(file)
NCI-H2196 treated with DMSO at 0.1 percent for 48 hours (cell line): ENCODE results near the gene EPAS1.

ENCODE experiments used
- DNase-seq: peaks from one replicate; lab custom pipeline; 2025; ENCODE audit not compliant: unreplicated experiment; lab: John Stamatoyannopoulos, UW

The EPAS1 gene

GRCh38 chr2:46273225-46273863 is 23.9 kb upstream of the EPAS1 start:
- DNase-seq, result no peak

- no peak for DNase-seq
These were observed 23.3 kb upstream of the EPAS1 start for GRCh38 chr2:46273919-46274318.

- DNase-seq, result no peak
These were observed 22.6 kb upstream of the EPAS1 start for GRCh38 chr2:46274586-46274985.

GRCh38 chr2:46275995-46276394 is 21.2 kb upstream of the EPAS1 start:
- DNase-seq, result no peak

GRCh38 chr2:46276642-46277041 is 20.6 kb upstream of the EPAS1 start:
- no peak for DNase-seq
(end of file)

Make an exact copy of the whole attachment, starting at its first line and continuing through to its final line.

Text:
NCI-H2196 treated with DMSO at 0.1 percent for 48 hours (cell line): ENCODE results near the gene EPAS1.

ENCODE experiments used
- DNase-seq: peaks from one replicate; lab custom pipeline; 2025; ENCODE audit not compliant: unreplicated experiment; lab: John Stamatoyannopoulos, UW

The EPAS1 gene

GRCh38 chr2:46273225-46273863 is 23.9 kb upstream of the EPAS1 start:
- DNase-seq, result no peak

- no peak for DNase-seq
These were observed 23.3 kb upstream of the EPAS1 start for GRCh38 chr2:46273919-46274318.

- DNase-seq, result no peak
These were observed 22.6 kb upstream of the EPAS1 start for GRCh38 chr2:46274586-46274985.

GRCh38 chr2:46275995-46276394 is 21.2 kb upstream of the EPAS1 start:
- DNase-seq, result no peak

GRCh38 chr2:46276642-46277041 is 20.6 kb upstream of the EPAS1 start:
- no peak for DNase-seq